Robert Lee Hatcher discovered and staked the first lode gold claim in the Willow Creek Valley in September 1906, and others soon followed. But lode mining was expensive for an individual operator; it required elaborate tunnels and heavy equipment, so companies merged to pool resources and reduce expenses. What is now called Independence Mine was once two mines: The Alaska Free Gold (Martin) Mine on Skyscraper Mountain, and Independence Mine on Granite Mountain. In 1938 the two were bought together under one company, the Alaska-Pacific Consolidated Mining Company (APC). With a block of 83 mining claims, APC became the largest producer in the Willow Creek Mining District. The claims covered more than 1,350 acres and included 27 structures. In its peak year, 1941, APC employed 204 men, blasted nearly a dozen miles of tunnels, and produced 34,416 ounces of gold worth $1,204,560; today $17,208,000. Twenty-two families lived in nearby Boomtown, with eight children attending the Territorial School in the new bunkhouse.
By 1942, the United States had entered World War II, and the War Production Board designated gold mining as nonessential to the war effort. Gold mining throughout the United States came to a halt, but Independence Mine continued to operate because of the presence of sheelite. Sheelite occurs in some of the quartz veins along with gold, and was a source of tungsten, a strategic metal. But because Independence Mine’s scheelite production was low, the exemption was short-lived. In 1943, Independence Mine was ordered to close. The wartime ban was lifted in 1946, but gold mining was slow to recover. After the war, gold could be sold only to the U.S. government at a fixed rate of $35 per ounce. Postwar inflation raged, and gold mining became an unprofitable venture. Finally, in January of 1951, after mining nearly 6 million dollars’ worth of gold, Independence Mine was closed by APC, and a chapter of Alaska’s gold mining history came to an end. In 1974, Independence Mine was entered into the National Register of Historic Places, a list of cultural resources significant to American history. In the late 1970’s, 271 acres of land were donated to the Alaska Division of Parks & Outdoor Recreation for establishment of Independence Mine State Historical Park. On January 16, 1980, title to the acreage was transferred to the State of Alaska.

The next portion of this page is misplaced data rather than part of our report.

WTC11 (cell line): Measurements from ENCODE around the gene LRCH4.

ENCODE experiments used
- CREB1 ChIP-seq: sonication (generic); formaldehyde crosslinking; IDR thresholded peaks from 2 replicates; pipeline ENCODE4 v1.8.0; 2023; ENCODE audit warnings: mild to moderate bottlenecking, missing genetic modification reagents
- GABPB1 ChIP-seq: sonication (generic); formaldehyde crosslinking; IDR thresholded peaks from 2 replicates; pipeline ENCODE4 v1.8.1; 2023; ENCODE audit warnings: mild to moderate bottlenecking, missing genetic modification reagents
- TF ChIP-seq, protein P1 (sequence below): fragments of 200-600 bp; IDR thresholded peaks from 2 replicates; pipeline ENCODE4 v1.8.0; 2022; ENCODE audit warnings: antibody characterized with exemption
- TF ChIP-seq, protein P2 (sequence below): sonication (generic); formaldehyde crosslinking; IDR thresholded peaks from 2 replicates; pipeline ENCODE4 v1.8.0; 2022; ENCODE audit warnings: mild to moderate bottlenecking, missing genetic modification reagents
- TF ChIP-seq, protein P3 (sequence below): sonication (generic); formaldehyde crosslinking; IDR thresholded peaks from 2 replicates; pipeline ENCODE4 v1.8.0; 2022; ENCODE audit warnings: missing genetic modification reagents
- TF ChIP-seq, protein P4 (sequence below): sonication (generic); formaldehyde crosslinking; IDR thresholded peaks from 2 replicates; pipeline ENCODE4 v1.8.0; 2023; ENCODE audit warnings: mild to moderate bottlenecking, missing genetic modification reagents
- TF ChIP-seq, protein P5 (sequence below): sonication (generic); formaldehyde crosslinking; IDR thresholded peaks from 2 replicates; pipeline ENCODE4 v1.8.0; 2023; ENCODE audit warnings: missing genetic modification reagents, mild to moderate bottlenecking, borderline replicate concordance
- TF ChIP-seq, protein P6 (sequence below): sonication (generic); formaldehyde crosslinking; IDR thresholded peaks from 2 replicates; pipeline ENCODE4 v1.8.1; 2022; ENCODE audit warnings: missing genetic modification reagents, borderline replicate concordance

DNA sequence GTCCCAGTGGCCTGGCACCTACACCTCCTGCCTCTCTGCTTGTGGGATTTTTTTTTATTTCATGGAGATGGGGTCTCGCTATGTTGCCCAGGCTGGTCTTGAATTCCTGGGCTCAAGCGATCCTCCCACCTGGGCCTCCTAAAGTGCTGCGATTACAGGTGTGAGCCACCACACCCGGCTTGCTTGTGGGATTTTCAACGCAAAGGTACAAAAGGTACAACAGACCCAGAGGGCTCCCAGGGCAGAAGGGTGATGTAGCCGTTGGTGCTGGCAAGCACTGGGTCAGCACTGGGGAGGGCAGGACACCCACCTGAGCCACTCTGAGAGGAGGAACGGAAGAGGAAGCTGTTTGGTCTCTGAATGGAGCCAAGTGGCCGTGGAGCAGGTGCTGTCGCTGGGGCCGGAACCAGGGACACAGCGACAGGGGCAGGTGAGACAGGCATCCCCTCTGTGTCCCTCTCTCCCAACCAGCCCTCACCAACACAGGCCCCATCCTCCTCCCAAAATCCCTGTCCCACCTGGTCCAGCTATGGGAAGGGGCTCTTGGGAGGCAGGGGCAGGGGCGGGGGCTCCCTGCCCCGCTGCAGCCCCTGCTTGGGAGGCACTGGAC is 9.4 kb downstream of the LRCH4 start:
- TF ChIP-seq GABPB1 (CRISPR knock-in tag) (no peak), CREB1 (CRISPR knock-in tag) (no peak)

After Exploring Hatchers Pass and a nice Lunch, we will chauffeur you to the Iditarod Headquarters
Wasilla is home to the Iditarod Headquarters, which features a museum, gift shop, sled dog rides, and video viewings. Here you can learn the history of the Iditarod, view trophies and photographs, meet some sled dogs, and even take a ride with them down the trail. Experience the Iditarod by viewing the videos of actual footage along the Iditarod trail. Located at mile 2.2 of the Knik Goose Bay Rd, the Iditarod Headquarters is a great way to learn about a race over 1,150 miles long.
The Iditarod trail played numerous roles throughout history, beginning as a supply route and ending as a race of endurance and strength. The Iditarod trail began as a mail run in which mail and supplies for the mining communities in the Interior and Western coastal areas went in from the major ports of Seward and Knik. In 1925, the idea of a race was born, when a diphtheria outbreak in Nome called for a race against time. The serum was transported to Nome by dogsled, and today mushers and dogs still run that same historic trail as a test of vigor and stamina. The Last Great Race on Earth
Today the ceremonial start of the Iditarod begins in Anchorage and from there the dogs run to Eagle River. The official restart then takes place in Willow to mark the beginning of the long trek towards Nome. Ophir, the 13th checkpoint, signifies a split in the trail. Musher’s take the northern route going through Cripple, Ruby, Galena, and Nulato during the even numbered years and the southern route going through Iditarod, Shageluk, Anvik, Grayling, and Eagle Island during the odd numbered years. Kaltag marks the point where these two different routes meet back up and continue their journey to Nome.
The Official Iditarod Race Restart occurs over the first weekend in March and typically lasts 10 -17 days. It is a time of excitement and involvement in rural communities, stimulates learning and economic growth, and involves thousands of volunteers all over the state. Come and be a part of Alaska’s culture and history. Visit the headquarters, attend the ceremonial start, camp on the trail to cheer on the musher’s, or fly to Nome to see the grand finish. Make your Alaskan experience complete by attending “The Last Great Race on Earth.”